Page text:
• As a former high school band geek, I feel a sense of obligation to take a moment to promote the 64th annual Sherburne Pageant of Bands, which officially got underway with the jazz band competition Thursday evening. The image of a procession leader and lyrics of “76 Trombones” have been looping through my head all day in anticipation of the big parade on Saturday, which will see a total 28 competitors this year (not quite as many than had attended several years ago, but still nothing to sneeze at). Best of luck to all schools involved.

• On a separate but still school-related topic, it seems more and more likely that student loan rates will double beginning July 1. The current proposal, detested by the Obama administration, is that federal student loans that now come with a 3.4 percent interest rate will raise to 6.8 percent just as most college students start submitting financial aid applications for the 2013-2014 school year. While I agree that students who borrow money should pay the interest fee (after all, higher education, like anything else, is an investment), substantially high loan rates will only prove more burdensome college grads who already struggle to pay back student loans (some believe the failure to pay back student loans will even be the cause of the next recession, so I hear).

• News that seven people, including four children, died as the result of a horrific accident in the Town of Truxton was devastating to say the least. Moments like that make me reflect the brevity of life, as it should, and reevaluate where I see myself in ten years. Certainly my thoughts and prayers go out to all those who have been impacted – friends, family and community, and I only hope that pain for those people will subside with time.

You’re welcome, America

Friday, May 10th, 2013
Shawn Magrath

It looks like a busy weekend ahead, with a cruise-in at the Howard Johnson Hotel tonight, the Norwich Merchants Association Spring Crafts Festival on Saturday and of course, Mother’s Day on Sunday (and me without a special Mother’s Day gift idea. I refrain from the customary macaroni necklace and Popsicle stick picture frame).

Kudos to the teachers at the Sherburne-Earlville Central School District for their respectful protest on Tuesday. I’m one who believes testing is a good thing, so long as there’s a clear goal in mind. However, when teachers are testing only to get ambiguous results, not knowing what steps to take next; and not knowing where to go, yet still expected to know when they get there… well to me, it sounds an awful lot like building a plane in the air. I admire any effort to change education for the better, but it’s only appropriate to diligently scrutinize any changes made. Perhaps this new method of statewide assessment isn’t the best alternative. Perhaps it’s time to learn from mistakes, adjust accordingly, and move forward.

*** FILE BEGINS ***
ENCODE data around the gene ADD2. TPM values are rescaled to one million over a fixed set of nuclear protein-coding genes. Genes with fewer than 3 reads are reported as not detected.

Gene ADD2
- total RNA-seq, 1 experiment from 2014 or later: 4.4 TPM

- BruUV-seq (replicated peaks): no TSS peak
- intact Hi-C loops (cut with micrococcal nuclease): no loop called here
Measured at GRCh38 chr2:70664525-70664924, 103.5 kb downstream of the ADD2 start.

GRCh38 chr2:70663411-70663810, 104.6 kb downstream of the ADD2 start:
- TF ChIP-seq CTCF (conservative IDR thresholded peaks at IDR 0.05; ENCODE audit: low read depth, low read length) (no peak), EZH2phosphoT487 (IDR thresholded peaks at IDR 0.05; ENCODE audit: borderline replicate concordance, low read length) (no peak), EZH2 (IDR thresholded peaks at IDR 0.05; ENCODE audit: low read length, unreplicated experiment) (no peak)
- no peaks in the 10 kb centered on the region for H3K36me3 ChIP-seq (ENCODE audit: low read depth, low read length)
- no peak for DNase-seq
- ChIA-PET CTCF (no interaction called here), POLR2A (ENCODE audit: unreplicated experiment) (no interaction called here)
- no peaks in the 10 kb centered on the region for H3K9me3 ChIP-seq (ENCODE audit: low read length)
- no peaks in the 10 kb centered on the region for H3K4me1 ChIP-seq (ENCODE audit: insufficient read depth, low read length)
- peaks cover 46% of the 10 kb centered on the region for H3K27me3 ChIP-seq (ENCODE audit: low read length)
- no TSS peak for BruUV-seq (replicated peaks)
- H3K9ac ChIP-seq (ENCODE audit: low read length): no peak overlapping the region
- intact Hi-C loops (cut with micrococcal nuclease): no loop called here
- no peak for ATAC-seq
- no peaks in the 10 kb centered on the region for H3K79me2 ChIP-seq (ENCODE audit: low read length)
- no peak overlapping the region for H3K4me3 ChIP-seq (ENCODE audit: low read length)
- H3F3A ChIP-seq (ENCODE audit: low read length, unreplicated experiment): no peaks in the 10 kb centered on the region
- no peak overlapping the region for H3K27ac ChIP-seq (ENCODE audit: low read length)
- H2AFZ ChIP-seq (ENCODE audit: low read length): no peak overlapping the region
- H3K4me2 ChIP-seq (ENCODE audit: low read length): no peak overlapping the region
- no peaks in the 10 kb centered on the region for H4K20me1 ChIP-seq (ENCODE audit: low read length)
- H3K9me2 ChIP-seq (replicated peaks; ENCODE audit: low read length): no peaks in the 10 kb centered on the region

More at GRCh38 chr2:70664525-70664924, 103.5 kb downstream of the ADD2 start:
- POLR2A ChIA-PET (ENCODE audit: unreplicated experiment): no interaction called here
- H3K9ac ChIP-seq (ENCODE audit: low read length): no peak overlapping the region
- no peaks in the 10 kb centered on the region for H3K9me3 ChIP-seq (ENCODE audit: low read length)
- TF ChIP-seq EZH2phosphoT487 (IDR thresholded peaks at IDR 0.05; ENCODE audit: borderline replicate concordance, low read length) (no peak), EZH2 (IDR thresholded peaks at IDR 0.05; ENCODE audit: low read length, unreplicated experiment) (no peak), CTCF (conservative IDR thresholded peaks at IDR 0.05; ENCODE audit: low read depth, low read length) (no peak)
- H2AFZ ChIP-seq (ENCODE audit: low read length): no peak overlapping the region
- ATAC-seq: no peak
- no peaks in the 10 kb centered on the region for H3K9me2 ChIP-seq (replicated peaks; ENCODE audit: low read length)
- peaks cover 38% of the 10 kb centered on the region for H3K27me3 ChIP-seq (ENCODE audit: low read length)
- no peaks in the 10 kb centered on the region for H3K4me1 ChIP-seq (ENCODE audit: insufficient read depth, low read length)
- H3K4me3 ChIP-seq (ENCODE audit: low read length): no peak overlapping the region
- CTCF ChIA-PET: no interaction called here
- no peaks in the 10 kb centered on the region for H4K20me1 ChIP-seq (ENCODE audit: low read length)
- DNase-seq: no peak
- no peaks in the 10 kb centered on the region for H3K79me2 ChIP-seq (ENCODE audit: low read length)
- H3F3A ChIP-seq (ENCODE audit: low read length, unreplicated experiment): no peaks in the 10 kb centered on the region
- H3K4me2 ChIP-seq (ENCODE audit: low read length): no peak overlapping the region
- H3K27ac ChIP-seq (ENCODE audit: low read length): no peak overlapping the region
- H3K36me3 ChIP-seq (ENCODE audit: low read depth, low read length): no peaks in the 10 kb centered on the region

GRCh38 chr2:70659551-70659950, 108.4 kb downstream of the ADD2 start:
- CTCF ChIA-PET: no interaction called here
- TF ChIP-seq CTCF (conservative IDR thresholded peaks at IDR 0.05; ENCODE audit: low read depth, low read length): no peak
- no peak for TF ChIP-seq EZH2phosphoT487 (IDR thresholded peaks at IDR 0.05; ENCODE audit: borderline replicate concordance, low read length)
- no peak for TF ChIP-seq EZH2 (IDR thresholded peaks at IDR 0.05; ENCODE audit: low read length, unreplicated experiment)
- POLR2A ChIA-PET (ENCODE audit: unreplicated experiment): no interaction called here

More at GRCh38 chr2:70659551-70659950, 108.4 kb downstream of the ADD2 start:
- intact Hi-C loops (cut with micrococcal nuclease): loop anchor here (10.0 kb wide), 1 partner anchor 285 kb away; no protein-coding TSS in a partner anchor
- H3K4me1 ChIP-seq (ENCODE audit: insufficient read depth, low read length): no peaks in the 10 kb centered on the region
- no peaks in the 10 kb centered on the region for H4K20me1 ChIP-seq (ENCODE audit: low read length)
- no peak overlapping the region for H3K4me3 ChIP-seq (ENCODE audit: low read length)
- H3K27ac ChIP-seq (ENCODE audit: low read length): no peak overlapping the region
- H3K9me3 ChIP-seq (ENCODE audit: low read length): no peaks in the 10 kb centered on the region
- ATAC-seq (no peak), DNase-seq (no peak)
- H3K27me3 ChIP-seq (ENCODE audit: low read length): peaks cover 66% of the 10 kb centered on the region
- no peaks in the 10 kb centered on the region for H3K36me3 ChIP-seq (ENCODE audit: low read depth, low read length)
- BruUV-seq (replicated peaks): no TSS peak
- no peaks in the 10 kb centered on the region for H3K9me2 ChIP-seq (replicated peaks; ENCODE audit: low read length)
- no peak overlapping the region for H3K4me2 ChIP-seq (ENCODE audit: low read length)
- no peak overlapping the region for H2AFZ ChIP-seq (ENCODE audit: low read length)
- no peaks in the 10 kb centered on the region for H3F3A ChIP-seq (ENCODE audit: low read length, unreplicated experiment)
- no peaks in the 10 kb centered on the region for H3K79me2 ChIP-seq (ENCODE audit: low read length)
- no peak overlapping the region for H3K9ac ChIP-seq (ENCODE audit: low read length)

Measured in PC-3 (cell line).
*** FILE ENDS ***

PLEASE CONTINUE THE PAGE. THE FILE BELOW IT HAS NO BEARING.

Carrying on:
Avid readers of The Evening Sun are surely familiar with the weekly “Thumbs” section. Thumbs, for those who don’t know, is a brief opinion piece written by reporters. My “Thumbs Down” this week went to obnoxiously long receipts that have only grown longer in recent years – namely, the 30-foot receipts I get after buying a single pack of gum at the grocery store. When Thumbs was published in today’s paper and I thought I could put it behind me for another week, I received a phone call from a reader who told me receipt paper may also contain trace amounts of the glycogen BPA, which can be absorbed in the skin (a claim backed by a 2011 study reported by the New York Times). I read in the report that BPA can disrupt hormones, cause neurological damage, and even stimulate obesity… and then it clicked. Longer receipts equals fatter, crazier people! I just solved our nation’s most pressing health-related issues and crippling diplomatic affairs: we need shorter receipts! You’re welcome, America.

Beware of half-truths; you might get the wrong half

Friday, April 26th, 2013
Shawn Magrath

I find it funny that so many people complain about the supposedly high number of Chenango County SNAP recipient who take advantage of their benefits, yet so few people – none that I know of – have the numbers to back up that statement. True, I believe there are people who “abuse the system,” as one ’30 Seconds’ caller recently put it, just as I believe there are people who steal, speed, litter, plagiarize, jaywalk, or obscurely break any other number of laws. But how can one possibly say that “most” or “many” (or my favorite, “all”) welfare recipients abuse their privileges without having one bit of empirical data to support that argument? Seams pretty weak to me.

Then again, these types of arguments come from the very same people who believe county government calls all the shots in determining who receives federal supplemental assistance. It’s just further proof that people see what they choose to see. I guess ignorance truly is bliss.

But I digress… and step off my soapbox…

In something completely unrelated, legislators in New York City are considering what to do about the Times Square “entrepreneurs” who dress up as pop-culture characters to make a few bucks by posing for photos with tourists. The considerations come two weeks after a man dressed as Cookie Monster pushed a two-year-old boy because the boy’s parents didn’t foot a $2 tip for the photo op. Who would of thought costumed strangers working the streets of New York would be so unpredictable? Instances like this are exactly why I wouldn’t let Mario use my camera to take a picture of me and my wife during our last visit to the Big Apple. Never in my life do I want to file a police report for a stolen camera with a suspect description: obese Italian plumber, with blue overalls and oversized head — Grew three sizes larger after eating mushroom. Some circumstances are worth the extra effort to avoid.